Amendments to the Nebraska Construction Prompt Pay Act
This summer, the Nebraska Legislature made changes to the Nebraska Construction Prompt Pay Act which, among other things, changed how expeditiously contractors and subcontractors must get paid. These changes were signed into law as part of Legislative Bill 961 and went into effect on July 18, 2014. The amendments affect only contracts entered into on or after July 18, 2014. The revisions to the Act are as follows:
Changes to Definitions:
The definitions of "contractor" and "subcontractor" were updated to specifically exclude an individual or an entity performing work on a contract for the State of Nebraska or a federal-aid or state-aid project of a political subdivision in which the state makes payments to the contractor or subcontractor on behalf of the political subdivision. Thus, this change limits those individuals and entities that qualify for protection under the Nebraska Construction Prompt Pay Act.
The prior version of the Act did not define the term "substantially complete," which is now defined as "the stage of a construction project when the project, or a designated portion thereof, is sufficiently complete in accordance with the contract so that the owner can occupy or utilize the project for its intended use." This change should serve to reduce debates as to whether or not a project is substantially complete, thereby providing additional guidance as to when retainage must be paid.
Changes to Retainage:
The revisions to the Act also adjusted the timeline under which retainage must be released on a project. In this regard, "[t]he owner or the owner’s representative shall release and pay all retainage for work completed in accordance with the provisions of the contract within 45 days after the project, or a designated portion thereof, is substantially complete. When a subcontractor has performed work in accordance with the provisions of a subcontract and all conditions precedent to payment contained in the subcontract have been satisfied, the contractor shall pay all retainage due such subcontractor within ten days after receipt of the retainage."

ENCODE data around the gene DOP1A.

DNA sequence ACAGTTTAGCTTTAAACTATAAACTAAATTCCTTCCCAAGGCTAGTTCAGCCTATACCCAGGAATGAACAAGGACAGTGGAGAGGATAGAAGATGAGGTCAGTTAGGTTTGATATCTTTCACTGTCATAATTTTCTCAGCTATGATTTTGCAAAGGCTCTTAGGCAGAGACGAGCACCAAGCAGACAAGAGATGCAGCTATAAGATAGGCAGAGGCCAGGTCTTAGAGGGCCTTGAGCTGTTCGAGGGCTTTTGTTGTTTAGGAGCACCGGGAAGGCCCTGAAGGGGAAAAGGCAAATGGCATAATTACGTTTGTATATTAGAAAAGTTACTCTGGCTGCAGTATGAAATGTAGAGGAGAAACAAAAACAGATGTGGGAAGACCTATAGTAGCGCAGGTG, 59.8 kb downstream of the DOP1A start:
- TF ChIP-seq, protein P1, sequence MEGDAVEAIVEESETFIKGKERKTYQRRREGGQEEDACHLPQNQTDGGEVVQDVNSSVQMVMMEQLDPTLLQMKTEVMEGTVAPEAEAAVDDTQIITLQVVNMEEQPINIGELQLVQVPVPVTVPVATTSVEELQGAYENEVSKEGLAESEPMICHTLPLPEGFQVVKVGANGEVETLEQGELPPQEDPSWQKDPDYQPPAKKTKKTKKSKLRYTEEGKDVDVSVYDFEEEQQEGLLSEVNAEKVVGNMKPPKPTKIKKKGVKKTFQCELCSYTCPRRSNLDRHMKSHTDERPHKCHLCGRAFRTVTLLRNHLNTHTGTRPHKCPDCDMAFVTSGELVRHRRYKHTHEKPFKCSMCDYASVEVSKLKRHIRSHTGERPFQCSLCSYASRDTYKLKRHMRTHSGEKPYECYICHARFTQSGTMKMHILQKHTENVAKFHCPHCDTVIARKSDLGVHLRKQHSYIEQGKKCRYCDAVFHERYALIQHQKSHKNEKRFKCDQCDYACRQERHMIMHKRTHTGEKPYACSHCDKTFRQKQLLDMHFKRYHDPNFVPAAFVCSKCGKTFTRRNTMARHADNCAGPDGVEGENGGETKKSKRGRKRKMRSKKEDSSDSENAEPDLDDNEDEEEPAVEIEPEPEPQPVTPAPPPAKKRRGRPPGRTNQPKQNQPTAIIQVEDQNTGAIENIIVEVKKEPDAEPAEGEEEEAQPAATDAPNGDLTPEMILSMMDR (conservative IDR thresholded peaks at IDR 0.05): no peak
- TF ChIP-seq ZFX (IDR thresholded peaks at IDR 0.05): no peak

The Act now sets a limitation on the amount of retainage that may be withheld and no longer allows an owner to withhold retainage until the entire project is substantially completed. Specifically, an owner, contractor, or subcontractor may only withhold retainage in an amount that does not exceed that which is specified in the contract and this specific amount may not exceed 10 percent. Additionally, so long as the contractor or subcontractor provides satisfactory and reasonable assurances of continued performance and financial responsibility to complete the work and if the scope of work for the contractor or subcontractor is 50 percent complete and the contractor or subcontractor has performed in accordance with the applicable contract, no more than 5 percent of any additional progress payment can be withheld as retainage.
The Act added a new section which provides for a private right of action to any person or entity damaged by a violation of the Act. In addition to damages, a court has discretion to award a plaintiff (but not the defendant) reasonable attorney’s fees and costs.
Owners, contractors, and subcontractors must be familiar with the aforementioned changes because the changes impact when and under what circumstances progress payments may be retained. Furthermore, to the extent that a payment is impermissibly withheld in violation of the Act, the aggrieved party now has a right to recover its attorney’s fees for any such violation. Consequently, the ramifications of a violation of the Act could be much more significant than in the past. If you have questions about the changes to the Act, please do not hesitate to contact one of the members of Koley Jessen’s Construction Industry Practice Area.
by J. Daniel Weidner and Minja Herian